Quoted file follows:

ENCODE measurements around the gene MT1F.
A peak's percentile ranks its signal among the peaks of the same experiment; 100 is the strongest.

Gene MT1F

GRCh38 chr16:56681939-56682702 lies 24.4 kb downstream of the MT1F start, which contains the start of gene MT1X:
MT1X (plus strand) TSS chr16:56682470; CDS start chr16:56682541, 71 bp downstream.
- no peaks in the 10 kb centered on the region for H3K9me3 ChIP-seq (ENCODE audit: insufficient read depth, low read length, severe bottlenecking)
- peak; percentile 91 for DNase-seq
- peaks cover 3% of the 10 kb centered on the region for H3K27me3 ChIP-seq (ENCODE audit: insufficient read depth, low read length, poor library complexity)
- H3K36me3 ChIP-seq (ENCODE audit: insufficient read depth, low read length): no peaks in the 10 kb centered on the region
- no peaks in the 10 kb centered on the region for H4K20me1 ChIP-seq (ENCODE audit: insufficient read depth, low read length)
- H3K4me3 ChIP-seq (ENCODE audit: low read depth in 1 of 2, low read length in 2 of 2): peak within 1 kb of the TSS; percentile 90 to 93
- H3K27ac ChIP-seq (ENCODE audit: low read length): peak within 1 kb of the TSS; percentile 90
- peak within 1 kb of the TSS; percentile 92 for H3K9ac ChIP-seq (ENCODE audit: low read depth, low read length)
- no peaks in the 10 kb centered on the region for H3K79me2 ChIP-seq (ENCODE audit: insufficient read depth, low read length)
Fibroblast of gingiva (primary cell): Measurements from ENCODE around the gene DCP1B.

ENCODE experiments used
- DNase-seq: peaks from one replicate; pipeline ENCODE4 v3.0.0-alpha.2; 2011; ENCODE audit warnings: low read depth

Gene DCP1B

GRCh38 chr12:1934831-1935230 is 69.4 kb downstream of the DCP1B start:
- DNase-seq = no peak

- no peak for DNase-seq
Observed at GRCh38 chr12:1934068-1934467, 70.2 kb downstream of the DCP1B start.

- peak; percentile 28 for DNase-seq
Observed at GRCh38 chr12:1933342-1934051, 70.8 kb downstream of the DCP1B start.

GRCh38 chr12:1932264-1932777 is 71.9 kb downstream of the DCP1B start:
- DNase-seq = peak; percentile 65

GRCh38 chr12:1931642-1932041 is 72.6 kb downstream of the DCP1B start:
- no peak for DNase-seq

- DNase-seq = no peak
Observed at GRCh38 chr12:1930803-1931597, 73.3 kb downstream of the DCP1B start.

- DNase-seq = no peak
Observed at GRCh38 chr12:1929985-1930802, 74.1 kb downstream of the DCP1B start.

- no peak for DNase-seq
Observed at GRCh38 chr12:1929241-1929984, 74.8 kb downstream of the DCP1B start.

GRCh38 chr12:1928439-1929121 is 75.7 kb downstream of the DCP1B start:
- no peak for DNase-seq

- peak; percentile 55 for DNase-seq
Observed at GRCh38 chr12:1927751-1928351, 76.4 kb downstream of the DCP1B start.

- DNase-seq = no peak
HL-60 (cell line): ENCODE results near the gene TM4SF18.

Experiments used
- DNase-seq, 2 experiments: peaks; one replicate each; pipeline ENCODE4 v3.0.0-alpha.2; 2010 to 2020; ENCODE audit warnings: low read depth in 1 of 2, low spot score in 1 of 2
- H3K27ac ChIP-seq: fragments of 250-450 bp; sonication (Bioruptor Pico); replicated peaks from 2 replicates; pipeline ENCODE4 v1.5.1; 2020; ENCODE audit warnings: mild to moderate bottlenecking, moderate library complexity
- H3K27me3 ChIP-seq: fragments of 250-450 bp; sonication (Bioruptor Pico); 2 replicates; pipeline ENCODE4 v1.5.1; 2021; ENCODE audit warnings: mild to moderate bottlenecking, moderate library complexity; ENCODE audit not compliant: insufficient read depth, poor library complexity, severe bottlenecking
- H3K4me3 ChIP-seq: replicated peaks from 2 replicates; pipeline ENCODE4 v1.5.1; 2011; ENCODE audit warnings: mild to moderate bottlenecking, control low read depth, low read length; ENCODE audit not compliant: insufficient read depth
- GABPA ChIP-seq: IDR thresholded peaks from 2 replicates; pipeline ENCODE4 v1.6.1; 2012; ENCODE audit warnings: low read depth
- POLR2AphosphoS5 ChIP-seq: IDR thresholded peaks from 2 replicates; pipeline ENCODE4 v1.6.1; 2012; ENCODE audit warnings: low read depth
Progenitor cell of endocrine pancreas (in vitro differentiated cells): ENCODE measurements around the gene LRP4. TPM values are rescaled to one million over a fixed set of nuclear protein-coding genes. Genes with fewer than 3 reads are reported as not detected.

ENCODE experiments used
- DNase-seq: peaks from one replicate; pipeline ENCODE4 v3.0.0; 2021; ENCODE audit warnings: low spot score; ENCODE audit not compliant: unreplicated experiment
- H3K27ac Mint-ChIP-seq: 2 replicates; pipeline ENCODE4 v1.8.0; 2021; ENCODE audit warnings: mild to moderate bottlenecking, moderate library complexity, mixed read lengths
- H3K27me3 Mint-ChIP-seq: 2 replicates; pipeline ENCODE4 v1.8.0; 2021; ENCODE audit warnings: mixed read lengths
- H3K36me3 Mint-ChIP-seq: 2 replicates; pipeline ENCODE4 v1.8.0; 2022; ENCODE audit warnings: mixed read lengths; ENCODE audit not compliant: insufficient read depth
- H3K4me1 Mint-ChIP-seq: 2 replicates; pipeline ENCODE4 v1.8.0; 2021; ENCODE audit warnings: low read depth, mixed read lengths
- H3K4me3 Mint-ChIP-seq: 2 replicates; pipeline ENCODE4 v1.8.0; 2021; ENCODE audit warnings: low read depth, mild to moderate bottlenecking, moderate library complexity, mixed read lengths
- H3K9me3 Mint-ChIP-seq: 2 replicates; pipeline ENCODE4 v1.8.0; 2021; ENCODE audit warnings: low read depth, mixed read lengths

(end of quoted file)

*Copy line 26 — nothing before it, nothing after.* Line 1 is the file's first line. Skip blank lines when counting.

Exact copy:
- DNase-seq = peak; percentile 65